Similarly, Dr. Segal, who has been studying twins for more than 30 years and has authored more than 120 scientific articles and book chapters on the topic, including her new book “Born Together—Reared Apart,” agrees that there should not be a blanket policy when it comes to placing twins in the classroom. “You can’t speak about twins as a group. You have to look at each pair and make a decision on that. Unfortunately, many schools maintain mandatory policies of separation, asserting that twins may not develop separate identities if kept together. However, this is not a research-based policy—some research shows that separation is not the best choice for some sets. Just as there is no set policy for handling issues involving non-twins, there should be no set policy regarding twins. There are many options within a classroom like separate tables or study groups that can resolve problems.”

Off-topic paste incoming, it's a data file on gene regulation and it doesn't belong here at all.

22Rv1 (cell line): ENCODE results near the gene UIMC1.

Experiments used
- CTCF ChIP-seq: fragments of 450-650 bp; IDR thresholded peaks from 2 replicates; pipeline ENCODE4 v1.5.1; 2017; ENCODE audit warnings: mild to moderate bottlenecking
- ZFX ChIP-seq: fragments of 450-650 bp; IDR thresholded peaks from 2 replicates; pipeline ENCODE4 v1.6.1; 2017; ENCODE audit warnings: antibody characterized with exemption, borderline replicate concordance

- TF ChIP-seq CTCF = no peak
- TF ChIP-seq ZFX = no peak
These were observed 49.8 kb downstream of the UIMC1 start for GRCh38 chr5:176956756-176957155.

If a school is adamant about separating twins or multiples but parents feel otherwise about their own children’s well-being, parents may try to convince school officials that keeping the twins in the same classroom would be not only beneficial, but would be best for their development in the long run, according to TwinsLaw.com, a nonprofit dedicated to working across the U.S. to rid of blanket policies that automatically place twins in separate classrooms. There are many studies parents can cite to bolster their argument that there is evidence that for some twins, remaining in the same classroom is the wise—and informed—decision.
Additional Resources, including…Studies, legislation, and guidelines for advocating for your twins or multiples to remain in the same classroom.